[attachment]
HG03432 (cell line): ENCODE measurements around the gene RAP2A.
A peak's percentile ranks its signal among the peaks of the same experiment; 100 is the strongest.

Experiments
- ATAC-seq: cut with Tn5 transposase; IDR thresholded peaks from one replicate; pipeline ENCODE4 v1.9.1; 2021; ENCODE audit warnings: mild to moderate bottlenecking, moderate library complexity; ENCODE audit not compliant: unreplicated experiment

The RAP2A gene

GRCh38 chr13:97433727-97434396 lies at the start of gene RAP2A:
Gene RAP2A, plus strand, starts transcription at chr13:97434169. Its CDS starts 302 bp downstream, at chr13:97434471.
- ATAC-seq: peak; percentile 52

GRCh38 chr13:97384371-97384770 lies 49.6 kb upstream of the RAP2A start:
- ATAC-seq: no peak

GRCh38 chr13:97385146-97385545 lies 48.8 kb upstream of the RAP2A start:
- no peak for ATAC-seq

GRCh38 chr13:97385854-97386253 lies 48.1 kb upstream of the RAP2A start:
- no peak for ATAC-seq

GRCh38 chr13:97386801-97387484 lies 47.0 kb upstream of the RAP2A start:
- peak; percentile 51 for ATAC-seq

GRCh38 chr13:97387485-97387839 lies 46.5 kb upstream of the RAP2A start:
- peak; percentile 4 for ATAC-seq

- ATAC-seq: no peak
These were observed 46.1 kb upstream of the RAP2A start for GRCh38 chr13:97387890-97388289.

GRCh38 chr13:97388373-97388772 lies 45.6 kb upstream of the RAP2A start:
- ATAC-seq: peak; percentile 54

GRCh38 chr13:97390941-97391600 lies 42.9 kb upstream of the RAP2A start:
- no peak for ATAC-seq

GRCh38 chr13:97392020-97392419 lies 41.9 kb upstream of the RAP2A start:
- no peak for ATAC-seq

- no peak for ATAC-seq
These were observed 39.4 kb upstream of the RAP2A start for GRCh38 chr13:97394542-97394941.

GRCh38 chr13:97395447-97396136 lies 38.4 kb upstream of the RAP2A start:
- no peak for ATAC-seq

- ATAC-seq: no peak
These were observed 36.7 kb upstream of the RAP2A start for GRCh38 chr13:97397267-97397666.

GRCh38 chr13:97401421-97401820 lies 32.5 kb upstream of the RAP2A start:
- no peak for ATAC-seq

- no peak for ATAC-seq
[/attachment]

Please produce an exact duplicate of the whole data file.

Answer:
HG03432 (cell line): ENCODE measurements around the gene RAP2A.
A peak's percentile ranks its signal among the peaks of the same experiment; 100 is the strongest.

Experiments
- ATAC-seq: cut with Tn5 transposase; IDR thresholded peaks from one replicate; pipeline ENCODE4 v1.9.1; 2021; ENCODE audit warnings: mild to moderate bottlenecking, moderate library complexity; ENCODE audit not compliant: unreplicated experiment

The RAP2A gene

GRCh38 chr13:97433727-97434396 lies at the start of gene RAP2A:
Gene RAP2A, plus strand, starts transcription at chr13:97434169. Its CDS starts 302 bp downstream, at chr13:97434471.
- ATAC-seq: peak; percentile 52

GRCh38 chr13:97384371-97384770 lies 49.6 kb upstream of the RAP2A start:
- ATAC-seq: no peak

GRCh38 chr13:97385146-97385545 lies 48.8 kb upstream of the RAP2A start:
- no peak for ATAC-seq

GRCh38 chr13:97385854-97386253 lies 48.1 kb upstream of the RAP2A start:
- no peak for ATAC-seq

GRCh38 chr13:97386801-97387484 lies 47.0 kb upstream of the RAP2A start:
- peak; percentile 51 for ATAC-seq

GRCh38 chr13:97387485-97387839 lies 46.5 kb upstream of the RAP2A start:
- peak; percentile 4 for ATAC-seq

- ATAC-seq: no peak
These were observed 46.1 kb upstream of the RAP2A start for GRCh38 chr13:97387890-97388289.

GRCh38 chr13:97388373-97388772 lies 45.6 kb upstream of the RAP2A start:
- ATAC-seq: peak; percentile 54

GRCh38 chr13:97390941-97391600 lies 42.9 kb upstream of the RAP2A start:
- no peak for ATAC-seq

GRCh38 chr13:97392020-97392419 lies 41.9 kb upstream of the RAP2A start:
- no peak for ATAC-seq

- no peak for ATAC-seq
These were observed 39.4 kb upstream of the RAP2A start for GRCh38 chr13:97394542-97394941.

GRCh38 chr13:97395447-97396136 lies 38.4 kb upstream of the RAP2A start:
- no peak for ATAC-seq

- ATAC-seq: no peak
These were observed 36.7 kb upstream of the RAP2A start for GRCh38 chr13:97397267-97397666.

GRCh38 chr13:97401421-97401820 lies 32.5 kb upstream of the RAP2A start:
- no peak for ATAC-seq

- no peak for ATAC-seq